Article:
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If TSMC Is Unable To Sell Chips To Huawei, It Will Fill Gap

If TSMC Is Unable To Sell Chips To Huawei, It Will Fill Gap
If the restrictions on the Chinese telecom giant Huawei to buy from United States companies is imposed strictly, any gap created for the Chinese company in terms of semiconductors could be quickly filled in by Taiwan Semiconductor Manufacturing Co Ltd (TSMC), the chairman of the company said on Tuesday.
Huawei’s chip division HiSilicon is among the clients of TSMC. However the biggest contract chipmaker of the world was left vulnerable to diplomatic developments between China and the United States – as the company has production bases in both the countries, after Huawei was blacklisted by the US over security concerns and trade disputes with China.
Last month, just hours before the U.S. Commerce Department outlined a proposal to amend chip export rules, the TSMC had announced its plans for construction of a production unit in the US worth an investment of $12 billion. If the new proposed legislation of the US Commerce Department is passed, it would prevent the ability of TSMC to sell its products to Huawei.
Under the proposed amendment, any company that wants to have business relations with and sell anything to Huawei, the world’s biggest supplier of telecommunications equipment and second-largest smartphone maker, will need to first acquire licences, with respect to the sales of semiconductors made abroad with US technology.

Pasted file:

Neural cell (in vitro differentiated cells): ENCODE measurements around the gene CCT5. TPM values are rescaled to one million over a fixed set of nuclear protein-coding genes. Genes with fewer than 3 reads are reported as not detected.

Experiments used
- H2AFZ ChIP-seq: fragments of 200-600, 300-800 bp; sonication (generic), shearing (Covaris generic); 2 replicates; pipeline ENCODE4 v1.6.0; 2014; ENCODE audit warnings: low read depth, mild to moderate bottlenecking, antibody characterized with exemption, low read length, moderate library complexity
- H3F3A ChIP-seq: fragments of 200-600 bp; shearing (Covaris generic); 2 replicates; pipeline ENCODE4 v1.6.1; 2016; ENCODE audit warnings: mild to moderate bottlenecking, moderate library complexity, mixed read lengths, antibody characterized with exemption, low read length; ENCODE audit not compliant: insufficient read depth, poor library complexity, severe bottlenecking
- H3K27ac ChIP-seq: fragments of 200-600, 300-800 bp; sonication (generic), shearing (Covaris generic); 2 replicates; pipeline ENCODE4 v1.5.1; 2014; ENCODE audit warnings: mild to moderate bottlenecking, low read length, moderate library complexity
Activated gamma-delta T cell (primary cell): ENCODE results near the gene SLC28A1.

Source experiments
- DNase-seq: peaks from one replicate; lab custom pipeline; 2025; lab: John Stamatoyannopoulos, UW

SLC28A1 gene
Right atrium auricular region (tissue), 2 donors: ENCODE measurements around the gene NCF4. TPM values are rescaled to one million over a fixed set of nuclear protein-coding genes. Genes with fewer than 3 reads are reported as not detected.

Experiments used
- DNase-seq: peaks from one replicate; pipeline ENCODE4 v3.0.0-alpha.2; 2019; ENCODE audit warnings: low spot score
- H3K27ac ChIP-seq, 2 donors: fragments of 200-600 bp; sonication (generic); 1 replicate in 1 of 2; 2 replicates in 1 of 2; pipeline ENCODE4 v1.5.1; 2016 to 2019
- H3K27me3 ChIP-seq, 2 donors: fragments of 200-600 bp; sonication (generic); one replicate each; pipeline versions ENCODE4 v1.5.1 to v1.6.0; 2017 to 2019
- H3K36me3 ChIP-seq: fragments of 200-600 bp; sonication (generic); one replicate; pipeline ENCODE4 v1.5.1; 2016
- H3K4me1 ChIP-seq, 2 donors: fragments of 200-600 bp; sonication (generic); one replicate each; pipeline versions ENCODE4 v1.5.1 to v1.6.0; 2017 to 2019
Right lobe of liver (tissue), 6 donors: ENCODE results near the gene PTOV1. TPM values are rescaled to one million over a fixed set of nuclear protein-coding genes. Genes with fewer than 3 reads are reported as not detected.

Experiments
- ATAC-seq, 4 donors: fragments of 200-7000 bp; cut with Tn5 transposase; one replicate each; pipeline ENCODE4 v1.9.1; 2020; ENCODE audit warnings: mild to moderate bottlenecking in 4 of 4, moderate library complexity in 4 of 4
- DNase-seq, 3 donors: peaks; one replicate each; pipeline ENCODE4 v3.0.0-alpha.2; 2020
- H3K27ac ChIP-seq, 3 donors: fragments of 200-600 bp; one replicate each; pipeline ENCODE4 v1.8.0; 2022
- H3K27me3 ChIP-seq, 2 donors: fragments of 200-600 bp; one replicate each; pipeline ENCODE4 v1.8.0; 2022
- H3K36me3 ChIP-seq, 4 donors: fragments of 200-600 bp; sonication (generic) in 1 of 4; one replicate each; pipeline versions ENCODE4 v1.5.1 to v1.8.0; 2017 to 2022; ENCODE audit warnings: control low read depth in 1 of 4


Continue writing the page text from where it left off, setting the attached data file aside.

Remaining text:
“We hope that won’t happen,” said TSMC Chairman Mark Liu when he was asked at an annual general meeting whether TSMC could fill the order gap left by HiSilicon if the amendment is adopted. “But if it does, we will replace it in a very short time,” he said in the northern Taiwanese city of Hsinchu, which is the headquarters of the Apple Inc and Qualcomm Inc supplier.
“It’s difficult for me to predict how fast it could be filled immediately,” he said.
How the rules are implemented in the US is being closely watched by the TSMC, and the company is “still studying” what they mean for the company. The possibility of applying for an exemption is not being ruled out by TSMC, he said.
About 60 per cent of TSMC’s annual revenues is generated from the US compared to about 20 per cent is accounted for by its China business, estimates analysts.
Liu said that there are other companies as well that have been impacted by the Sino-U.S. tension.
“Please be reassured. We will find a solution,” he said, answering a shareholder question on concerns about any impact on TSMC. “We will overcome the challenges one by one.”
Liu said that the investment plans of TSMC in the US are “definitely in line with” the interests of the company and it will help the company to gain the trust of its clients and enhance its talent pool.
In order to make up for the cost differences between Taiwan and the United States, talks with the US government are ongoing for possible government subsidies, TSMC said. Liu said that even though the new plant will not have any direct business relations with the military, some of the clients could be suppliers of the US military.

Christopher J. Mitchell

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